IN Kabul on a surprise visit last week, British Prime Minister David Cameron warned the Afghan Taliban: “you cannot wait this out till foreign forces leave in 2014 because we will be firm friends and supporters of Afghanistan long beyond then.”
Although the prime minister was brimming with bravado, his statement was tinged with desperation. As the deadline for Isaf troop withdrawal approaches, Britain is increasingly aware that it has much more at stake in a peaceful resolution to the Afghan conflict than the United States, and that London’s future concerns are quite distinct from those of Washington.
Although the number of British military deaths in Afghanistan stands at 422 after the July 1 shooting of three soldiers in Helmand, and troops are frustrated at returning home only to be deployed for Olympics duty, Cameron maintained an upbeat tone: he expressed full confidence in the Afghan security forces, which will assume control of the country’s security as per a schedule decided during the Nato summit in Chicago earlier this year. The prime minister also committed to establish a Sandhurst-like officer training camp for the Afghan army.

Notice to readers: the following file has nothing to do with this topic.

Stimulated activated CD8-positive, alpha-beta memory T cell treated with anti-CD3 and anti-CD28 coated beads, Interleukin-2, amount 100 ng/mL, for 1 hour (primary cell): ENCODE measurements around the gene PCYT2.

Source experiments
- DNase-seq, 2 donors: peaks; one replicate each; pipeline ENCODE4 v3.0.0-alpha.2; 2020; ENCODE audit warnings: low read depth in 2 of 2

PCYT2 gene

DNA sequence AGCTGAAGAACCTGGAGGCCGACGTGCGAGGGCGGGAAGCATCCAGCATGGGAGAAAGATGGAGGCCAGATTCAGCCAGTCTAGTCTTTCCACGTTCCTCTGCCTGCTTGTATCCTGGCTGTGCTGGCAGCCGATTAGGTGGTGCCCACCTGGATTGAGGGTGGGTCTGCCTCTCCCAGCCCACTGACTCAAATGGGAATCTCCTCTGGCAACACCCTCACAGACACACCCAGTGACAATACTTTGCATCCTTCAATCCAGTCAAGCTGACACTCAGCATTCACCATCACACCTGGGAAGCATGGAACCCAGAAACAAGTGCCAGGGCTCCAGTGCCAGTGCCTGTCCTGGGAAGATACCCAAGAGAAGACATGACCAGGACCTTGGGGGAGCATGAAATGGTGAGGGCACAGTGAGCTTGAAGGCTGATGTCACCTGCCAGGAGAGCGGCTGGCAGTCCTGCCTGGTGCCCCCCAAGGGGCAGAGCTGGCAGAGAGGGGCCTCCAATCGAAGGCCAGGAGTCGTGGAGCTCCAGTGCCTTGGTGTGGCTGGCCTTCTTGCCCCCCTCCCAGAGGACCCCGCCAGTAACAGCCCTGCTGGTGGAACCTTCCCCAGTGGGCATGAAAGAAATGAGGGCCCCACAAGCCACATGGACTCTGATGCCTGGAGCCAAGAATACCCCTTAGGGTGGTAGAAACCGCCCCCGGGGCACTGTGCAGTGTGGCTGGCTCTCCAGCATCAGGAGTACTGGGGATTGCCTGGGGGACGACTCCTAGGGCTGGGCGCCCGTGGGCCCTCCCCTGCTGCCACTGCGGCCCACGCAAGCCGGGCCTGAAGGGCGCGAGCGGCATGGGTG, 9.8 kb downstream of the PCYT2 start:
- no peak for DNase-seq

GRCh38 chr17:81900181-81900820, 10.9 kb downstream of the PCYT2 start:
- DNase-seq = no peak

More productively, Cameron emphasised the need for talks with the Taliban, stressing that negotiations offered the only viable option for a stable Afghanistan. Britain came to the realisation that political reconciliation is the best option for an Afghan endgame well before the US, and has been irritated by Afghan President Hamid Karzai’s stalling of the recently initiated negotiations process.
Cameron’s remarks in Kabul were diplomatically focused on Afghanistan’s future, but really had more to do with Britain. In particular, Cameron’s insistence on including Prime Minister Raja Pervez Ashraf in the Kabul meet-up in the hope of improving Pakistan-Afghanistan cooperation signalled that the UK is seriously interested in getting the endgame right.
Much earlier and more wholeheartedly than the US, Britain realised that the Afghan conflict has as much to do with Pakistan’s security as Afghanistan’s. Britain knows that a post-2014 civil war in Afghanistan would quickly further destabilise Pakistan; earlier this month, during meetings between Pakistani parliamentarians and British government officials and policymakers, it was stressed that Pakistan — with around 2.5 million Afghan refugees on its soil — is the biggest stakeholder in the Afghan endgame.
Britain has also been quicker than the US to understand (but certainly not condone) Pakistan’s compulsion to cultivate groups such as the Haqqani network — based on concerns about India’s expanding presence in Afghanistan — and also repeatedly acknowledged the irony of this tactic, which has led to Pakistan destabilising itself from within. Either way, the outcome of prolonged conflict in Afghanistan is not good for Pakistan, and by extension, it’s not good for Britain.